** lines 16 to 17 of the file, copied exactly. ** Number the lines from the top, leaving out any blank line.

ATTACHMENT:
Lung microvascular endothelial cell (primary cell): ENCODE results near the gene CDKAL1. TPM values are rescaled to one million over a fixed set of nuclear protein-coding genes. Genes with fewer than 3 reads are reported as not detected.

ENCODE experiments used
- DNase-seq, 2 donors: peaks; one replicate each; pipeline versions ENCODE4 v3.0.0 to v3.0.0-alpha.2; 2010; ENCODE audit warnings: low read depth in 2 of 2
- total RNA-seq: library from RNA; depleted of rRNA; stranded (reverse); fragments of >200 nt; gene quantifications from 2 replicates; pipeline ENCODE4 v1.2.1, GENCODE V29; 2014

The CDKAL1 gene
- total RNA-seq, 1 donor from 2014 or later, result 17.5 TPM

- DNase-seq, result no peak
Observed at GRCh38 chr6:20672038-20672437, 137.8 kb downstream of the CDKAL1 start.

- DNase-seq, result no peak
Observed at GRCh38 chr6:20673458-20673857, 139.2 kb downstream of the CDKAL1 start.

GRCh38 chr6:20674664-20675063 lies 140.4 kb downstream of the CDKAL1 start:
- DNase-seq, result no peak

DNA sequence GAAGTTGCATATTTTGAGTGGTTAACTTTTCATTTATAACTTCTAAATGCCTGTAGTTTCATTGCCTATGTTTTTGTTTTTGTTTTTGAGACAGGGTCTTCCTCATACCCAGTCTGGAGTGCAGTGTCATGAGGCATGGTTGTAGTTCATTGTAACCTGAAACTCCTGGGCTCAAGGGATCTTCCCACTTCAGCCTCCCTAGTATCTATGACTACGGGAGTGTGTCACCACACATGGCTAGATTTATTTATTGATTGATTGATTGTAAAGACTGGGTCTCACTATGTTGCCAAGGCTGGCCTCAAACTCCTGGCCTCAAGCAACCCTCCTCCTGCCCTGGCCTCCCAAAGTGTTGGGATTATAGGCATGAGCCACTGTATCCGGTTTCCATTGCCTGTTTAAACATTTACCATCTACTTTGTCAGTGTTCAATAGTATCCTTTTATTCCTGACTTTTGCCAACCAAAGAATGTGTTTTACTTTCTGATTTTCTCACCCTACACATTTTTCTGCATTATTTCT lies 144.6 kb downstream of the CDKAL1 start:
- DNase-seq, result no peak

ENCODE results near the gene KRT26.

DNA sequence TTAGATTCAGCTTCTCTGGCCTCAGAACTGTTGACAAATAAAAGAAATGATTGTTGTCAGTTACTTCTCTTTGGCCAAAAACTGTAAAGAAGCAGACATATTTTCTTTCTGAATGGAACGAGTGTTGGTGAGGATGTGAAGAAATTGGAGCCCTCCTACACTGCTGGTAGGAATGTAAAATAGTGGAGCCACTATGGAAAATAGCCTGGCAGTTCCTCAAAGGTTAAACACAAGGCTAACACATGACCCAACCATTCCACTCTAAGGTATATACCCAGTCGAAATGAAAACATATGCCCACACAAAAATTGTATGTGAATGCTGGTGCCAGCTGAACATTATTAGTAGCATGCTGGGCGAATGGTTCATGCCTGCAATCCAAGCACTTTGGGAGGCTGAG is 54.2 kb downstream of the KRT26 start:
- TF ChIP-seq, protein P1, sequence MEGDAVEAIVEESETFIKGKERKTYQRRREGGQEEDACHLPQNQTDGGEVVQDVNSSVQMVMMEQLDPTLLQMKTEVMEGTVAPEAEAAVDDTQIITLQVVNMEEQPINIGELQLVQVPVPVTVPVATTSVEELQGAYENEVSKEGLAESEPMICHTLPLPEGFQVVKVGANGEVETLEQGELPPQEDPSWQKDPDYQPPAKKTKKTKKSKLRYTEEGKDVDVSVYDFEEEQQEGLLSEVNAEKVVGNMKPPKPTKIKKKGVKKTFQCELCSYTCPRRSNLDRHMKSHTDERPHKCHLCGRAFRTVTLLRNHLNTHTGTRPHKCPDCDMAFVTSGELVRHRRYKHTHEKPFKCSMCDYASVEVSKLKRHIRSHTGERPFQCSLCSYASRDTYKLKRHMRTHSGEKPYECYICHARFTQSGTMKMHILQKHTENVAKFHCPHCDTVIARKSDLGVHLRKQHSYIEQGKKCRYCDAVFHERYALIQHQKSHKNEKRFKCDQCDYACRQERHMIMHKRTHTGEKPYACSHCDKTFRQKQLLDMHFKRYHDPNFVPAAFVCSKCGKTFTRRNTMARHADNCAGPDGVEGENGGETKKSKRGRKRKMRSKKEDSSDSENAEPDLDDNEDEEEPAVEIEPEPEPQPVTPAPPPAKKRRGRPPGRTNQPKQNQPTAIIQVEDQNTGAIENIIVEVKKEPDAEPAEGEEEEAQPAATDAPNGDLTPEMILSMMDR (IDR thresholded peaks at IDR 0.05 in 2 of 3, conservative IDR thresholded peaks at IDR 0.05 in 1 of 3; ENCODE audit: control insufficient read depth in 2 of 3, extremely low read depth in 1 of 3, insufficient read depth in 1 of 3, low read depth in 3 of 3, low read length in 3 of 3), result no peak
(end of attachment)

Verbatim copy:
DNA sequence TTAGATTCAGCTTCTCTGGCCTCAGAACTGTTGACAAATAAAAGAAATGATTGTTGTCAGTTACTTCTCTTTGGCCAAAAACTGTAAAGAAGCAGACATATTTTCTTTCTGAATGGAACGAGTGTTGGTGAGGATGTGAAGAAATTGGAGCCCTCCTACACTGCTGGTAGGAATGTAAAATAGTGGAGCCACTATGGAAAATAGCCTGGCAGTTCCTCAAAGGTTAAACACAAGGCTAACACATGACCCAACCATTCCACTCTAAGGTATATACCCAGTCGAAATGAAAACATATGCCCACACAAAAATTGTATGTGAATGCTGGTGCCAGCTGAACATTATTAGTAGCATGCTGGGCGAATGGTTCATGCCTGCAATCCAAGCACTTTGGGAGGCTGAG is 54.2 kb downstream of the KRT26 start:
- TF ChIP-seq, protein P1, sequence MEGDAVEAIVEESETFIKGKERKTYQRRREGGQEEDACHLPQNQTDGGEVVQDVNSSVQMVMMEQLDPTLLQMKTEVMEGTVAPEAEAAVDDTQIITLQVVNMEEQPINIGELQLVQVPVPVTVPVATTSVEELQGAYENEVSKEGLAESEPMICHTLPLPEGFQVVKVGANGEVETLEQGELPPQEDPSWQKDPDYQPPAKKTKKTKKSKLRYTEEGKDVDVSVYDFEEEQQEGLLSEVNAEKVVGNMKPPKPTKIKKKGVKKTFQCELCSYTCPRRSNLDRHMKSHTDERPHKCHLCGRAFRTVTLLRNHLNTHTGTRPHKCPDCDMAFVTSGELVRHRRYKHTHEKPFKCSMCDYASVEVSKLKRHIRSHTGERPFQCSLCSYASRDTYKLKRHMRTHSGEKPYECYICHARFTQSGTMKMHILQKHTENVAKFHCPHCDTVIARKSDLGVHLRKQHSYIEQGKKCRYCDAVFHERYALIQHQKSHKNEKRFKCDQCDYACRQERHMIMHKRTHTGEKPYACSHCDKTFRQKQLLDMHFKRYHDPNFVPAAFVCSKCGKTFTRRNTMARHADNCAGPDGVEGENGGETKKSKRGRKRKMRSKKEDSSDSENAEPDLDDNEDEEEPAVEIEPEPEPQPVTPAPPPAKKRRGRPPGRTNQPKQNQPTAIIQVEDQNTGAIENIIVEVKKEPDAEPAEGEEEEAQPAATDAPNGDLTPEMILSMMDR (IDR thresholded peaks at IDR 0.05 in 2 of 3, conservative IDR thresholded peaks at IDR 0.05 in 1 of 3; ENCODE audit: control insufficient read depth in 2 of 3, extremely low read depth in 1 of 3, insufficient read depth in 1 of 3, low read depth in 3 of 3, low read length in 3 of 3), result no peak